Design Theory: Colors

Color is a powerful force that influences the actions we take on a daily basis. I’m not suggesting that colors have magical powers, but rather that they are used with repetition in society until the meaning becomes attached to the color. Once established, those meanings can be used to predict the psychology of viewers and influence decisions they make. Ever wonder why most banks use the color blue in their logos and branding? Blue has come to represent stability and trust. By using that color the banks are able to predict that you will trust them

Color Wheel & Color Schemes

The color wheel was originally credited to Sir Isaac Newton who joined the colors in the visible spectrum together to form a wheel. The color wheel lays out the primary, secondary, and tertiary colors in relationship to one another. This is useful in visualizing color combinations, especially for people starting out with this. The color wheel shown here has the primary colors in the center, the tertiary colors in the middle ring and the range of colors in the spectrum in the outside ring.

On way to choose color schemes is to focus on the primary, secondary, or tertiary color relationships. Choosing blue and red, for example, would be pairing primary colors. Using purple and orange would be pairing secondary colors together. Using teal and red-orange together would be pairing tertiary. Beyond that you can also choose analogous colors, or colors that are next to each other on the color wheel. Yellow and orange would be an analogous pairing and would feel very much similar. You could also use colors with high contrast by choosing complementary colors, or colors that are directly across from one another on the color wheel. The contrast brings a level of drama to the combination.
Color pairing, or color combinations are not an exact science. There aren’t two colors that don’t “go” together. The goal of pairing colors is to choose hues that represent the overall mood and meaning of your design.

Color Meaning

Color meanings are specific to cultures and become embedded in our minds. Take this example:

If you were driving in a car in the United States and saw someone holding this sign up you would instinctively stop. Even though this isn’t a typical traffic sign, the color red has been used repeatedly in stop signs and traffic lights to indicate that you should stop. Within the context of driving your car the color red has a specific meaning. Out of that context the meaning may be different.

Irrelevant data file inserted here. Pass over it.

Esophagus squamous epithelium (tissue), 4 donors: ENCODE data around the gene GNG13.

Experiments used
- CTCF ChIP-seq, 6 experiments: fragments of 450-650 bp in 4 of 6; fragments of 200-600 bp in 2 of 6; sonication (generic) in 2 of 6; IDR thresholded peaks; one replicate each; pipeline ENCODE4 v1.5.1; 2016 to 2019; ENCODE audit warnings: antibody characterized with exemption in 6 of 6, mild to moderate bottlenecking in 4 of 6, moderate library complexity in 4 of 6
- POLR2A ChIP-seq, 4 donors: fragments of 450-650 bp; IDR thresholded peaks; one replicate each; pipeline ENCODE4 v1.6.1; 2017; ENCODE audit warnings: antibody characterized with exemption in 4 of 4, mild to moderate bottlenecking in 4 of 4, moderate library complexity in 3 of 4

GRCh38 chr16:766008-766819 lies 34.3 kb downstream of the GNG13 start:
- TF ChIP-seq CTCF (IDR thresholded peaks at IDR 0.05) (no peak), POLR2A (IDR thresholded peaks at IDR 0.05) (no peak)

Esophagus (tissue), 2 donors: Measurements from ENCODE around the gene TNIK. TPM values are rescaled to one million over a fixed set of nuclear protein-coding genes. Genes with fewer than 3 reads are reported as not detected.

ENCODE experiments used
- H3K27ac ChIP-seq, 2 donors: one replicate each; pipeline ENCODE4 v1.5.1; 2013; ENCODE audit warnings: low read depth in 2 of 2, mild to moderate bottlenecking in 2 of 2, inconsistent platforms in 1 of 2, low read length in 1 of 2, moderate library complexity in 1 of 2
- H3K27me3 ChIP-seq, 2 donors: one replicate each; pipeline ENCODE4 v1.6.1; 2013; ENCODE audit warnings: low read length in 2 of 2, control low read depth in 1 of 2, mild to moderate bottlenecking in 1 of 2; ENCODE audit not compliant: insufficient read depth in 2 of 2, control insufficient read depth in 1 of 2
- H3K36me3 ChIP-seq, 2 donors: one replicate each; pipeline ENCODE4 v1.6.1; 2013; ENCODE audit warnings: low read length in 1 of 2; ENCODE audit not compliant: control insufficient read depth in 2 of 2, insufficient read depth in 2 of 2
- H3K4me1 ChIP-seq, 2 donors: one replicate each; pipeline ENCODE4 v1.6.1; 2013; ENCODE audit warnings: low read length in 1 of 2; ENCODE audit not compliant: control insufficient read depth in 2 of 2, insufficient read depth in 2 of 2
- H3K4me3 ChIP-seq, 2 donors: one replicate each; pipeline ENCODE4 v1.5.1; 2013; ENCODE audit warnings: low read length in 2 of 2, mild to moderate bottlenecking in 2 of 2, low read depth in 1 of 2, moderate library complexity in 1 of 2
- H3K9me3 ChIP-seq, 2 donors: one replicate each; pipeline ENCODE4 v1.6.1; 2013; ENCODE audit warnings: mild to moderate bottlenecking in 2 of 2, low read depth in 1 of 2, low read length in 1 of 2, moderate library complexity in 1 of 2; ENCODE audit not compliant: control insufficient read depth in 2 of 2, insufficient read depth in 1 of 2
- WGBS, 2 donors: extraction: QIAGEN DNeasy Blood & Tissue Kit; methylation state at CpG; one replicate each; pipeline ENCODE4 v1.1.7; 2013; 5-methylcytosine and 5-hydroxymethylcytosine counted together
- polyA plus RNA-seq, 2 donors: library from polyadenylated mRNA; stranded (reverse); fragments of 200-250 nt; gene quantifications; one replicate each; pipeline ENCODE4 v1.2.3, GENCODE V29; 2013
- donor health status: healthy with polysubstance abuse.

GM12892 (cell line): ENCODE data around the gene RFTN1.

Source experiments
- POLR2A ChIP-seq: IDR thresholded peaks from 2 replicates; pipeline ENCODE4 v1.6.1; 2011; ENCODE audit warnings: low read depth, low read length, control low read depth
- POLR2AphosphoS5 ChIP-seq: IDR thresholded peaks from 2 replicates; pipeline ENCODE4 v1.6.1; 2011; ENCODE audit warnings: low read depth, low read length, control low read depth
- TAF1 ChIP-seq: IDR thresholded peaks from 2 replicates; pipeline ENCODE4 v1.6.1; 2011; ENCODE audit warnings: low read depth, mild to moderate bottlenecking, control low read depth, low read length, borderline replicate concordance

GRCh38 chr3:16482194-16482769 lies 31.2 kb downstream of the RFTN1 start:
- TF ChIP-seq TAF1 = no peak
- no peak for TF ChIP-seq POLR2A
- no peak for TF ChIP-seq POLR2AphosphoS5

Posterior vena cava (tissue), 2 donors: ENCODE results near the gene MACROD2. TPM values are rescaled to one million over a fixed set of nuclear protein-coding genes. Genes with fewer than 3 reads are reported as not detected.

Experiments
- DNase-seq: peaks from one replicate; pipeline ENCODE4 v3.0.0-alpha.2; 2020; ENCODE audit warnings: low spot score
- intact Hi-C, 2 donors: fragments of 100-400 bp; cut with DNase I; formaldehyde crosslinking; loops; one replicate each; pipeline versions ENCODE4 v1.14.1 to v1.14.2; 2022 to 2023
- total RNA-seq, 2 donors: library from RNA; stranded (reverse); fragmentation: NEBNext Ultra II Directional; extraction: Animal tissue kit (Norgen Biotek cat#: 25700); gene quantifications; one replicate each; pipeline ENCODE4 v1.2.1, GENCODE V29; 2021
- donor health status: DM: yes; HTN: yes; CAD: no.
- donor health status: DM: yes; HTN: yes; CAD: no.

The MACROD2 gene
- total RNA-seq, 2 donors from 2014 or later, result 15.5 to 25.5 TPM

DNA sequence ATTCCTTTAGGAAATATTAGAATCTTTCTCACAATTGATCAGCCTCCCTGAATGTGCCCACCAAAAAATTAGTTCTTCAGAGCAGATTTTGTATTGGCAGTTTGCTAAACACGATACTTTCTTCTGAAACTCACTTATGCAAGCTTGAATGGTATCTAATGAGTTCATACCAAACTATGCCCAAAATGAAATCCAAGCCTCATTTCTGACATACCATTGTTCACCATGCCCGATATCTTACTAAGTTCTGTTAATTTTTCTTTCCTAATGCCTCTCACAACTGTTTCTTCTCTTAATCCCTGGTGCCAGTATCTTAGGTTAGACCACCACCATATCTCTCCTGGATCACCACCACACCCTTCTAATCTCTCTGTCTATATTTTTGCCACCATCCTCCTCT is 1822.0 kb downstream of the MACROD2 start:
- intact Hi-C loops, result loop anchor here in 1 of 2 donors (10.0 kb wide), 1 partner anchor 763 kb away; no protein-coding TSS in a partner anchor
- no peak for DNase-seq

More general color meanings can be broken down into three ranges of colors: warm, cool, and neutral.

Warm Colors

From Color Theory for Designers, Part 1: The Meaning of Color, by Smashing Magazine

Warm colors include red, orange, and yellow, and variations of those three colors. These are the colors of fire, of fall leaves, and of sunsets and sunrises, and are generally energizing, passionate, and positive.

Red and yellow are both primary colors, with orange falling in the middle, which means warm colors are all truly warm and aren’t created by combining a warm color with a cool color. Use warm colors in your designs to reflect passion, happiness, enthusiasm, and energy.

Cool Colors

From Color Theory for Designers, Part 1: The Meaning of Color, by Smashing Magazine

Cool colors include green, blue, and purple, are often more subdued than warm colors. They are the colors of night, of water, of nature, and are usually calming, relaxing, and somewhat reserved.

Blue is the only primary color within the cool spectrum, which means the other colors are created by combining blue with a warm color (yellow for green and red for purple). Greens take on some of the attributes of yellow, and purple takes on some of the attributes of red. Use cool colors in your designs to give a sense of calm or professionalism.

Neutral Colors

From Color Theory for Designers, Part 1: The Meaning of Color, by Smashing Magazine

Neutral colors often serve as the backdrop in design. They’re commonly combined with brighter accent colors. But they can also be used on their own in designs, and can create very sophisticated layouts. The meanings and impressions of neutral colors are much more affected by the colors that surround them than are warm and cool colors.

Quick Guide to Color Meanings

From Color Theory for Designers, Part 1: The Meaning of Color, by Smashing Magazine

While the information contained here might seem just a bit overwhelming, color theory is as much about the feeling a particular shade evokes than anything else. But here’s a quick reference guide for the common meanings of the colors discussed above:

  • Red: Passion, Love, Anger
  • Orange: Energy, Happiness, Vitality
  • Yellow: Happiness, Hope, Deceit
  • Green: New Beginnings, Abundance, Nature
  • Blue: Calm, Responsible, Sadness
  • Purple: Creativity, Royalty, Wealth
  • Black: Mystery, Elegance, Evil
  • Gray: Moody, Conservative, Formality
  • White: Purity, Cleanliness, Virtue
  • Brown: Nature, Wholesomeness, Dependability
  • Tan or Beige: Conservative, Piety, Dull
  • Cream or Ivory: Calm, Elegant, Purity

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